Higher luteinizing hormone levels associated with antimüllerian hormone in postmenarchal daughters of women with polycystic ovary syndrome

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Authors:

Nicolás Crisosto, Ph.D., M.D., Amanda Ladrón de Guevara, M.D., Bárbara Echiburú, M.Sc., Manuel Maliqueo, Ph.D., Gabriel Cavada, Ph.D., Ethel Codner, M.D., Francisco Paez, M.D., Teresa Sir-Petermann, Ph.D., M.D.

Abstract:

Objective

To study the reproductive and metabolic differences between daughters of women with polycystic ovary syndrome (PCOSd) and control women (Cd) after menarche.

Design

Case-control study.

Setting

Clinical endocrinology unit.

Patient(s)

We studied 43 PCOSd and 28 Cd 1.5–6 years after menarche.

Intervention(s)

Determination of anthropometry, pubertal development, hirsutism, oral glucose tolerance test, and GnRH analogue test.

Main Outcome Measure(s)

Ferriman score, sex steroids, gonadotropins, antimüllerian hormone (AMH), ovarian volumes, and glucose and insulin levels.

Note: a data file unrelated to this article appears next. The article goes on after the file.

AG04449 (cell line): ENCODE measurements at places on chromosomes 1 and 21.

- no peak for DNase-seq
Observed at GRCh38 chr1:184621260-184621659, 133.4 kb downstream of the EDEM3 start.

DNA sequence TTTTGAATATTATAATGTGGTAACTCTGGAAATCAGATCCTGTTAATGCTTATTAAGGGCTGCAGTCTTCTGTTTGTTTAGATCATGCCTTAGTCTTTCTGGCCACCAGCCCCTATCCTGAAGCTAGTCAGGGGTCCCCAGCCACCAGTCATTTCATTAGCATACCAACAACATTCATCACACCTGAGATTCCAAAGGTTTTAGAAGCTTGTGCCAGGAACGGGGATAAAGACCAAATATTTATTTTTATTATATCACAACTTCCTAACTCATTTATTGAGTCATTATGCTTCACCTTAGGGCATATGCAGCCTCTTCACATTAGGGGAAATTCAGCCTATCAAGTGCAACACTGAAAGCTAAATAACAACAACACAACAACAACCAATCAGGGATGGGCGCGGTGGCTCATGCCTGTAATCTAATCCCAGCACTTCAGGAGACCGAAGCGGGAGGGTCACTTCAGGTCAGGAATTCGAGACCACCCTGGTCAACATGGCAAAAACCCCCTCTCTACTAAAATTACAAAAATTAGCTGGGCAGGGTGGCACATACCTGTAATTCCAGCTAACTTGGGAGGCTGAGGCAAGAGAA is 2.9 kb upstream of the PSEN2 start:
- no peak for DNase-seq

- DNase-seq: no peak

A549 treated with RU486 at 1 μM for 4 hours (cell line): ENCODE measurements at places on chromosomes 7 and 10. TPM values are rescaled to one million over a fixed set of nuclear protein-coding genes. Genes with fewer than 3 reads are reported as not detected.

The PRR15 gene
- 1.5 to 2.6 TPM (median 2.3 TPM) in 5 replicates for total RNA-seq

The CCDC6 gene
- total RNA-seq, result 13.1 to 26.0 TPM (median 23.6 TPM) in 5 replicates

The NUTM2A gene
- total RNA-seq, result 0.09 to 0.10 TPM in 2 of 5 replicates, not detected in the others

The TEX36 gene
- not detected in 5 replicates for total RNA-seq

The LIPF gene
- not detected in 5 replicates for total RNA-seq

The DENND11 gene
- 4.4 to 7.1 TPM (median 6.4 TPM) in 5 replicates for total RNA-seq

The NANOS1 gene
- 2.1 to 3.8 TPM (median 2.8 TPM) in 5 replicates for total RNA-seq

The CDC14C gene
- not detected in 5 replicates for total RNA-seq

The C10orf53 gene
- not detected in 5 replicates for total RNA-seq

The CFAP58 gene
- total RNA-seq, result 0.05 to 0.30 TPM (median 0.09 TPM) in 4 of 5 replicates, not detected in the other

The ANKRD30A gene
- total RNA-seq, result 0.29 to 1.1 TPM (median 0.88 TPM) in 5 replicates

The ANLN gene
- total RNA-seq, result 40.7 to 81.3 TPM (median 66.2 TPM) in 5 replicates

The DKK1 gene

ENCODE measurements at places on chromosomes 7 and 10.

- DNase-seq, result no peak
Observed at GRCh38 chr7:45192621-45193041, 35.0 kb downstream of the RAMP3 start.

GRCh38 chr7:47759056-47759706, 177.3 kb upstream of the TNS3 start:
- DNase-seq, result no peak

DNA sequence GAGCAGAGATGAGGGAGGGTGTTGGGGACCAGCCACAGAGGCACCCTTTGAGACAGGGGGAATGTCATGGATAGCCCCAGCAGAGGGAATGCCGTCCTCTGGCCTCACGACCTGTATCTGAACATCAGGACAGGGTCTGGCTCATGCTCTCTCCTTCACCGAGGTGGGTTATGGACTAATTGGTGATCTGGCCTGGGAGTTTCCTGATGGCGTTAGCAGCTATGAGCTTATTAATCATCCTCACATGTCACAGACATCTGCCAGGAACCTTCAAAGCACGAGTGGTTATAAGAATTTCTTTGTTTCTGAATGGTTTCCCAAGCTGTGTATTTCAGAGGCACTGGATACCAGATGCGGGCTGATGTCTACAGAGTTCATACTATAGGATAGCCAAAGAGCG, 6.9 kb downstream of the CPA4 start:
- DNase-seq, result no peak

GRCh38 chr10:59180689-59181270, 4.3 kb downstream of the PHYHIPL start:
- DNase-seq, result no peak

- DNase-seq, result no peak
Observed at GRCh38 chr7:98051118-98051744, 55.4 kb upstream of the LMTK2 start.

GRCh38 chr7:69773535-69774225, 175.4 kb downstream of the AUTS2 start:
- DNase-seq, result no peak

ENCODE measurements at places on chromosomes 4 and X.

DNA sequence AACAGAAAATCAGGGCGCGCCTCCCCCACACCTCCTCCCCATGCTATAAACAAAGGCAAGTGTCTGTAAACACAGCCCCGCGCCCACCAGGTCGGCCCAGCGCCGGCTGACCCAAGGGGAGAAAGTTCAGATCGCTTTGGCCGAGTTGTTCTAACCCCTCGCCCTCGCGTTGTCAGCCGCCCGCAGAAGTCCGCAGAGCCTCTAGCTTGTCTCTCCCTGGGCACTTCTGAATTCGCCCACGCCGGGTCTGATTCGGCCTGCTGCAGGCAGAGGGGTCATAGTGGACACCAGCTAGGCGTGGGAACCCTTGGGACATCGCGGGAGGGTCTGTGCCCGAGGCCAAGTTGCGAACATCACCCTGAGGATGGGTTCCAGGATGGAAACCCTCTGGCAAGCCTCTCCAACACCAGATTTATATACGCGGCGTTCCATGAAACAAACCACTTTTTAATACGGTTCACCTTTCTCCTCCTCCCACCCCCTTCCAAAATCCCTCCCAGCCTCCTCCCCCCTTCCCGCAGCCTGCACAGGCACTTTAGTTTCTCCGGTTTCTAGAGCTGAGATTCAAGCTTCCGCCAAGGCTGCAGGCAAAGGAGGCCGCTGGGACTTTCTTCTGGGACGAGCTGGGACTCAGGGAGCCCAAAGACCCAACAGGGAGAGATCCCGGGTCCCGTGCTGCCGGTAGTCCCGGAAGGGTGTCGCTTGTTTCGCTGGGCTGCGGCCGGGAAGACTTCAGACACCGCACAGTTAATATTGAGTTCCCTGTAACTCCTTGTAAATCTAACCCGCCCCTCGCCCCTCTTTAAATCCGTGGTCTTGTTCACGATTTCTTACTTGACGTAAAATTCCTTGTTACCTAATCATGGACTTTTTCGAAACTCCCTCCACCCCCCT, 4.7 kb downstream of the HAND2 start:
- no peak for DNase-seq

Result(s)

The groups were similar in chronologic, gynecologic, and menarchal ages and anthropometric variables. Ferriman score, ovarian volumes, and AMH were higher in PCOSd. Propensity score analysis showed that there were significant differences in LH, LH-FSH ratio, T and free androgen index, post-stimulated LH and LH-FSH ratio, and 2-hour insulin that could be attributed only to the fact of being a PCOS daughter. The generalized linear model showed that higher LH levels were positively associated with AMH and T levels.

Conclusion(s)

We found that higher LH, androgen, and insulin levels are present in PCOSd during the postmenarchal period, which may establish the basis for the development of PCOS during adulthood. Moreover, LH levels were associated with AMH levels, which supports that the neuroendocrine feedback proposed for AMH and LH is present in humans and that this feature is probably programed in utero, as recently shown in mice.


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